The Central Bank of Ireland (“Central Bank”) has issued Guidance on the Approval and Supervision of Special Purpose Vehicles under Solvency II (the “Guidance”) (here). The Guidance is intended to assist a Solvency II Special Purpose Vehicle (“SII SPV”) by providing further details of the Central Bank’s expectations in respect of their compliance with the Solvency II requirements.
A Special Purpose Vehicle (“SPV”) is used to transfer insurance risks to the capital markets. The Solvency II Directive 2009/138 contains provisions relating to the authorisation, regulatory requirements and supervision of a SPV. Commission Delegated Regulation 2015/35 (the “CDR”) and Commission Implementing Regulation 2015/462 (the “CIR”) set out more detailed requirements for SPVs relating to these provisions.
The Solvency II Directive has been transposed into Irish law by the European Union (Insurance and Reinsurance) Regulations 2015 (the “Solvency II Regulations”).
The Guidance sets out some of the Central Bank’s specific expectations in terms of an SII SPV’s compliance with the relevant Solvency II requirements, including those regarding the requirement for approval, mandatory contract conditions, the approval process, governance, reporting, investments and supervision.
The Requirement for Approval
Pursuant to the Solvency II Regulations, an SPV which proposes to (i) assume risks from a (re) insurance undertaking through reinsurance contracts or (ii) assume insurance risks through similar arrangements, must seek authorisation from the Central Bank prior to establishing in Ireland.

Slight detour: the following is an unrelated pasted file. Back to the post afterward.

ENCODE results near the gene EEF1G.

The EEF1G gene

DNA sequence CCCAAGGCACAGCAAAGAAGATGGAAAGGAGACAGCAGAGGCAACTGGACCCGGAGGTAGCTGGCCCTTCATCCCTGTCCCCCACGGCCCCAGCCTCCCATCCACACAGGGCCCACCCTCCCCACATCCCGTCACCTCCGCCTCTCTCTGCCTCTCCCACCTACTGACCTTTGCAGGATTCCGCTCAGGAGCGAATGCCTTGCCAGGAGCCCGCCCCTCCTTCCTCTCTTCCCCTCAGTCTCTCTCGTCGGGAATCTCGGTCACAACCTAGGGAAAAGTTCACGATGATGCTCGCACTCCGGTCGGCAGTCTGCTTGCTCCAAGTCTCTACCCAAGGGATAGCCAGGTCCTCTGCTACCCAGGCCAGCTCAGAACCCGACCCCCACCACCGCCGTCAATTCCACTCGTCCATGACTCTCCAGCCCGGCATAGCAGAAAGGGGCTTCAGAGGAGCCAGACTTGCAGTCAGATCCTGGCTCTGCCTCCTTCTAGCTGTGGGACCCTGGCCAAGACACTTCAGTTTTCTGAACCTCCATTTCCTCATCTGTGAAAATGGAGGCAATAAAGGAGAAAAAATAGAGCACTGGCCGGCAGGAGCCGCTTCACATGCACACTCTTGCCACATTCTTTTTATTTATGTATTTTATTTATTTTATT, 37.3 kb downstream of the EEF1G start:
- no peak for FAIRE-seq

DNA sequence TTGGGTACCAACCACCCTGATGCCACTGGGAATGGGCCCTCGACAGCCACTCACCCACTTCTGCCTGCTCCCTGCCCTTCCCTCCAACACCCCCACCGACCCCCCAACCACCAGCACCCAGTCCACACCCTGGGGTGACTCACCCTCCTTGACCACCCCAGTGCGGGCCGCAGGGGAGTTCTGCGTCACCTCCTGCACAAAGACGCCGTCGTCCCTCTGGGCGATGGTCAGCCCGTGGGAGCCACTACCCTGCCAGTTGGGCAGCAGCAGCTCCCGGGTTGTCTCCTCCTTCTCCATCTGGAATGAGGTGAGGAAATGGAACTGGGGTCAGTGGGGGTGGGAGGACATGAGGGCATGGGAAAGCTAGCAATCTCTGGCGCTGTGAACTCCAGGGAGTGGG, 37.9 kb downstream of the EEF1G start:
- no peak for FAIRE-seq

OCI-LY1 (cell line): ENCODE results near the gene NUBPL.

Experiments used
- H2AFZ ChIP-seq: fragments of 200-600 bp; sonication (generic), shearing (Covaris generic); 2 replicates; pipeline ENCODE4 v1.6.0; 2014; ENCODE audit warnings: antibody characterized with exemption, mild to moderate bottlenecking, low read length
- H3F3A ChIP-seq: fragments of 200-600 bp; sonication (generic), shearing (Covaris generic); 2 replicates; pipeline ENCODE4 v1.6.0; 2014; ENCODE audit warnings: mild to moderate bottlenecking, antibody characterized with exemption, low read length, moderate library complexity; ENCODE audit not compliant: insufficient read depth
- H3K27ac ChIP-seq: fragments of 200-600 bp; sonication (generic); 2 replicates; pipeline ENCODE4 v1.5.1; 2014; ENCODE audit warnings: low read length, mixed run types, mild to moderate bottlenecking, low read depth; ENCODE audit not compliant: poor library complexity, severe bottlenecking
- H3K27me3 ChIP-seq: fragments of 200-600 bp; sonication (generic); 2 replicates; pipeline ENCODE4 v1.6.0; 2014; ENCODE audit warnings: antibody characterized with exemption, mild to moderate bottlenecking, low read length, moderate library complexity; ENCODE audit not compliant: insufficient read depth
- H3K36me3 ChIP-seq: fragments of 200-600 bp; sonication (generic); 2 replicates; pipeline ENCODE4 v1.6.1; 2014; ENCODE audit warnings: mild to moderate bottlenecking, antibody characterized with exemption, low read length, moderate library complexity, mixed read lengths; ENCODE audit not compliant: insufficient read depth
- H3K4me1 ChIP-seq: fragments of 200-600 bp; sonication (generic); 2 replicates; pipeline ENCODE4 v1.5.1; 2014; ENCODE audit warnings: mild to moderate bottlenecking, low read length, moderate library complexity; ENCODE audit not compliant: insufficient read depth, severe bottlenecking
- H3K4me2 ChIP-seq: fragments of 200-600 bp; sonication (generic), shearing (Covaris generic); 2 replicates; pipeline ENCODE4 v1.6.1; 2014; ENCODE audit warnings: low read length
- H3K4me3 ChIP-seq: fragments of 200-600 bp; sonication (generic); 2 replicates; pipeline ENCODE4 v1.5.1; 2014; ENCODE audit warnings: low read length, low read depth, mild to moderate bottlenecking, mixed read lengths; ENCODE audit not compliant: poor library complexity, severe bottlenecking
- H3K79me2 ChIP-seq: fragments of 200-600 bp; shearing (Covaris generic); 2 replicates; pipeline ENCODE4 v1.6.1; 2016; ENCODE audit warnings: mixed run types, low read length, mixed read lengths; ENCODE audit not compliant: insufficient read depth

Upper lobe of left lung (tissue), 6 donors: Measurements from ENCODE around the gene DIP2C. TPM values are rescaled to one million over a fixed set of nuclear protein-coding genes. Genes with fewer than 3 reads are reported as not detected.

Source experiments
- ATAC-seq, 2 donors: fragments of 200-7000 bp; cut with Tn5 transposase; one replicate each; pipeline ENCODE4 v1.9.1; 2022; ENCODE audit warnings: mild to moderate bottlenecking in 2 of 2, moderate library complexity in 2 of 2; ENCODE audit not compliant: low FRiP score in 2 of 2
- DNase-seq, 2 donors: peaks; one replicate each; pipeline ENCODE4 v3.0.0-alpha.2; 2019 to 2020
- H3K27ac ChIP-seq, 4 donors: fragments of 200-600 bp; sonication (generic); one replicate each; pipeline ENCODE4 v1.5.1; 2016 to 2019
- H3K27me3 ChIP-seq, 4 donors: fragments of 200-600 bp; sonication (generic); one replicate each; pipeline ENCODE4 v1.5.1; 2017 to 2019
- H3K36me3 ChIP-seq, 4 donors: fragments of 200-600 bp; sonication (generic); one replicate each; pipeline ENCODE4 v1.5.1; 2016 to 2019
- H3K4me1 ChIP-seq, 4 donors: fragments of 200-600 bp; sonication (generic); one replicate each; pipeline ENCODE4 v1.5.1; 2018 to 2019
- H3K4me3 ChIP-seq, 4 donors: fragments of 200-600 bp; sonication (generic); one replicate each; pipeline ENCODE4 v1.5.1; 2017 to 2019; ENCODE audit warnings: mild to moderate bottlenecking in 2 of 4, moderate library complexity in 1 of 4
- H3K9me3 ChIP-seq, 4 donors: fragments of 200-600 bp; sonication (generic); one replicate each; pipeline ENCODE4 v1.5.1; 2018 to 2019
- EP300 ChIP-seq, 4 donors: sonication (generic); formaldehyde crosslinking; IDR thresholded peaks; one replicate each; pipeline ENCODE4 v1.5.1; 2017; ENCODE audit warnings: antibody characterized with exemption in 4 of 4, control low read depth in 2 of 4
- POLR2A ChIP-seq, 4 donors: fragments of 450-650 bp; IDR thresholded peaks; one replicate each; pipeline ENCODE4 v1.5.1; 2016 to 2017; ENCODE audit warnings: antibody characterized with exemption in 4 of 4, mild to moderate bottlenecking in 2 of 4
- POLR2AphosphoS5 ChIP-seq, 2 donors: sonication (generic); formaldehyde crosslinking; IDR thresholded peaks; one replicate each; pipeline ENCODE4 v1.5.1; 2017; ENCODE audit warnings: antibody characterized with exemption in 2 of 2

The Central Bank expects a multi-arrangement SPV (“MA SPV”) to seek prior approval where at least one of its arrangements meets the above criteria.
According to the Guidance, when considering whether an SPV is assuming insurance risks “through similar arrangements” the Central Bank will consider whether the method proposed for the transfer of insurance risks constitutes the transfer of such risks through an arrangement similar to a reinsurance contract, notwithstanding the nature or form of contract used to transfer that risk or the trigger type (eg, an industry loss index, a parametric trigger).
Mandatory Contract Conditions
An SII SPV must be fully funded at all times and must be able to demonstrate this both within its application for approval and in its annual supervisory report to the Central Bank. Limited recourse clauses should not undermine the effective risk transfer from the cedant (re) insurer and contingent arrangements should not be relied upon to meet the fully funded requirement.
An SII SPV may wish to consider the provision of independent legal opinions in assisting it to demonstrate its compliance with the requirements of:
- Article 320 of the CDR with regard to effective risk transfer; and
- Article 321 of the CDR as regards subordinating the rights of the providers of debt or financing mechanisms to the SII SPV’s obligations to its cedants.
System of Governance in SII SPVs